COVID-19 Surges and Vaccinations Have Begun

Assessing the risk posed by COVID-19 on Sanibel and Captiva involves considering the situation at the hospitals in Lee County.  The islands have no hospitals; island residents depend upon hospitals on the mainland.  Those hospitals are on the front line of the epidemic in Lee County.

Lee Health, the main hospital system for Lee County, continues to experience high occupancy rates and positivity rates (percent of tests that are positive) for COVID-19 tests processed in Lee Health laboratories.  Over the past week, the occupancy rate was 95% on December 30, and 96% on January 5.  The daily positivity rates were 32.2% on December 30 and 34% on January 5.  Occupancy of adult Intensive Care Unit (ICU) beds was 89% on December 30, and 93% on January 5.

Meanwhile, the Lee Health system has been vaccinating its key workers, as well as staff members who are 65 or older.  As more vaccines are received, Lee Health will announce plans for vaccinating residents who are over 65. 

Nationally, the Centers for Disease Control and Prevention (CDC) reports that 17,020,575 doses of COVID-19 vaccines have been distributed as of January 5.  (Some of these are the Pfizer-BioNTech vaccine, and some are the Moderna vaccine – see below.)  Of those distributed, 4,836,469 vaccines have been administered to people as of January 5.  All of those people will need a second dose of vaccine in a few weeks.  (For reference, the USA population is 328,239,520.)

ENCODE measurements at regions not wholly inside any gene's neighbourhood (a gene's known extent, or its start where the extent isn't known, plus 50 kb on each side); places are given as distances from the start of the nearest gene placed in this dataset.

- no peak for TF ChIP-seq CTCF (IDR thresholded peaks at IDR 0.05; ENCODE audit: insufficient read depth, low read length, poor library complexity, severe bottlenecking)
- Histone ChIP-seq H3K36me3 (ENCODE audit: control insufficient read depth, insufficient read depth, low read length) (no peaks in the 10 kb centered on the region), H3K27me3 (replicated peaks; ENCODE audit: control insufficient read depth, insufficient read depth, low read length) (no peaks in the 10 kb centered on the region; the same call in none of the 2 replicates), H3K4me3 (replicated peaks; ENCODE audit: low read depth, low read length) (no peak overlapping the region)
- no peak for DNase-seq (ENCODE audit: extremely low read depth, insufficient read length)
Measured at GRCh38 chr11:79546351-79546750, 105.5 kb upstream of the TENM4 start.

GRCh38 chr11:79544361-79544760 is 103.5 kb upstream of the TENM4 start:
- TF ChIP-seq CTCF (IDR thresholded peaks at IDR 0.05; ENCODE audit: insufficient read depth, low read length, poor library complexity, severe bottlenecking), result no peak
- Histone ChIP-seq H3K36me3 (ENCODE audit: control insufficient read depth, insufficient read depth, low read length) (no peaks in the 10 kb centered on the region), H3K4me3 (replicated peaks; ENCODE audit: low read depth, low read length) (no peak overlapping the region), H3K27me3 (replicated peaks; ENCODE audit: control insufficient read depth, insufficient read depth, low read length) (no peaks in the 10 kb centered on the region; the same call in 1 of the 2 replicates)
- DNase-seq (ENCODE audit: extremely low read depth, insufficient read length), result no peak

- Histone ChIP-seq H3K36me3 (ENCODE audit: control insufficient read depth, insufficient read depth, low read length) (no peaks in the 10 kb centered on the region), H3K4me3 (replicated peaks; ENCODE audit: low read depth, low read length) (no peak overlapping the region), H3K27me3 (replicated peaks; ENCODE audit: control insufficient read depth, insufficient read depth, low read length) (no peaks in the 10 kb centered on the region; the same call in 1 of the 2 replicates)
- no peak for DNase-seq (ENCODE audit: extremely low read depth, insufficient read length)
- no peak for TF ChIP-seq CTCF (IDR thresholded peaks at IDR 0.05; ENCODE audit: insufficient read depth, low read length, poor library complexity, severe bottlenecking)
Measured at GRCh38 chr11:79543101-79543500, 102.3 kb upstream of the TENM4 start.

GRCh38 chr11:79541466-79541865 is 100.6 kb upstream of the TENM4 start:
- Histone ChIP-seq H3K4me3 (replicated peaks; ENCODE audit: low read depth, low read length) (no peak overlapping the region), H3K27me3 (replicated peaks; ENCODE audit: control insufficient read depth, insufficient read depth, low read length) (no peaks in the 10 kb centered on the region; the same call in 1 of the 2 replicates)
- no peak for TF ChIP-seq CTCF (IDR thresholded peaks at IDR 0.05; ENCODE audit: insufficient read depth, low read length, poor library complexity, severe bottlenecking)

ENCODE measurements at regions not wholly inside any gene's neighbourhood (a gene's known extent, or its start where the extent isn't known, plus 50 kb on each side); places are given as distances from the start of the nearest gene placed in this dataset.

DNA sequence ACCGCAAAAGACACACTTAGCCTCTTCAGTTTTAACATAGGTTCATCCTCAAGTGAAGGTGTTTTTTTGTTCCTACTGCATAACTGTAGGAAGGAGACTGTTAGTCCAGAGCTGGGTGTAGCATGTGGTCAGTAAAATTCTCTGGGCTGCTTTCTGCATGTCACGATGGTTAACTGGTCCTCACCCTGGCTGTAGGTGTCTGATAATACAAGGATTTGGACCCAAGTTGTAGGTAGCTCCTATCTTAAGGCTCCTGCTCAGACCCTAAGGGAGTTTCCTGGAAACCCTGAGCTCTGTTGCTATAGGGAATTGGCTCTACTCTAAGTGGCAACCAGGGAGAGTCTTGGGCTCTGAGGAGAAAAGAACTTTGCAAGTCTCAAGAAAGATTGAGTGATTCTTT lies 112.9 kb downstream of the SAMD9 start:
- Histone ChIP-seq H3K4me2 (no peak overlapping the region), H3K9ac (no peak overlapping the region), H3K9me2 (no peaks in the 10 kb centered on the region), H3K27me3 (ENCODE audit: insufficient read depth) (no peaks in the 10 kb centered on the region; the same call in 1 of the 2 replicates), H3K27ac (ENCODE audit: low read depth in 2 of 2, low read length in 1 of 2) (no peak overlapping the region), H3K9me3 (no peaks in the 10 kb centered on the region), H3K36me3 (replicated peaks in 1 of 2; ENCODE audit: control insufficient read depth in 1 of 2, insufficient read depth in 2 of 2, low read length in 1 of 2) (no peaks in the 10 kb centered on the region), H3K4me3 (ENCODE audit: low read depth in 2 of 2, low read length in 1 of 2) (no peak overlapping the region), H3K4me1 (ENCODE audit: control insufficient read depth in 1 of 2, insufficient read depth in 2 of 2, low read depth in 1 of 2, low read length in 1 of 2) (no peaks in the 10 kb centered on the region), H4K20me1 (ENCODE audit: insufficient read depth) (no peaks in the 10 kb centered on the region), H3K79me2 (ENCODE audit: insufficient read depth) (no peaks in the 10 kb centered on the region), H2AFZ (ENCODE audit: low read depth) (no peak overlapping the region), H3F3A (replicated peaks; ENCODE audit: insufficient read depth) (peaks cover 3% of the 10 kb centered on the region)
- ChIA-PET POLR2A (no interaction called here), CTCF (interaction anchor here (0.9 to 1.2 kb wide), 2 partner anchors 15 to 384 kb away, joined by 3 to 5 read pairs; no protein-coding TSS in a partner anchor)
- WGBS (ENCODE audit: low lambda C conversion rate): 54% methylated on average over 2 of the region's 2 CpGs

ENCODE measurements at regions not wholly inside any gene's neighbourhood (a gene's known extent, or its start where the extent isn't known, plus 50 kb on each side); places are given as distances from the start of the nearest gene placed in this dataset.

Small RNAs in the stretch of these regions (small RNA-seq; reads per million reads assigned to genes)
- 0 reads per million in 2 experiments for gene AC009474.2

Here is a brief overview of four COVID-19 vaccines that are or may be available this year in the U.S.

1.     Pfizer-BioNTech

Two shots, given three weeks apart.

Developed by Pfizer, an American multi-national corporation, and BioNTech, a German company.

Uses messenger RNA technology.

Approved in Canada and other countries.  Approved for emergency use in the USA and other countries.

Must be frozen.


2.        Moderna

Two shots, given 28 days apart.

Developed by Moderna, a Massachusetts biotechnology company, in a partnership with the National Institute of Allergy and Infectious Diseases.

Uses messenger RNA technology.

Approved in Canada.  Approved for emergency use in the USA and Israel.

Must be frozen.

3.     Johnson & Johnson

One shot.

Developed by Janssen, a Belgium-based pharmaceutical arm of Johnson & Johnson, an American multi-national corporation, in conjunction with Beth Israel Deaconess Medical Center in Boston, MA.

Uses adenovirus technology, like the Ebola vaccine.

FDA approval for emergency use anticipated in February 2021.

The company is taking reservations for orders, pending vaccine approval.

Does not need to stay frozen; may be refrigerated for up to 3 months.


4.        Oxford-Astra Zeneca

Two shots, four weeks apart.

Developed by a partnership of the University of Oxford and Astra-Zeneca, a British-Swedish company.

Uses adenovirus technology.

Approved for emergency use in Britain, Argentina, and India.  Clinical trial in USA has been paused due to an adverse reaction.

Does not need to stay frozen; may be refrigerated.

According to the Florida Department of Health, as of January 6, there have been 158 cases of COVID-19 among people who call Sanibel and Captiva home.  But this does not include cases of COVID-19 among people who work, play, visit, or volunteer on the islands; many or most of them live on the mainland. 

In Lee County, there have been 41,596 cases of COVID-19 as of January 6.  (In my last report, on December 30, that number was 38,659.)  That’s an increase of approximately 5,000 known cases since December 21.  So, about 5.4 percent of Lee County residents have had COVID-19, as far as is known. An unknown number of people exhibit no symptoms when infected with COVID-19; the virus is only detected when people are tested.

For more information on the incidence of COVID-19 in Florida, click here for the Florida COVID-19 Dashboard.  Tabs at the bottom of that web page can be used to find data by county and by zip code.






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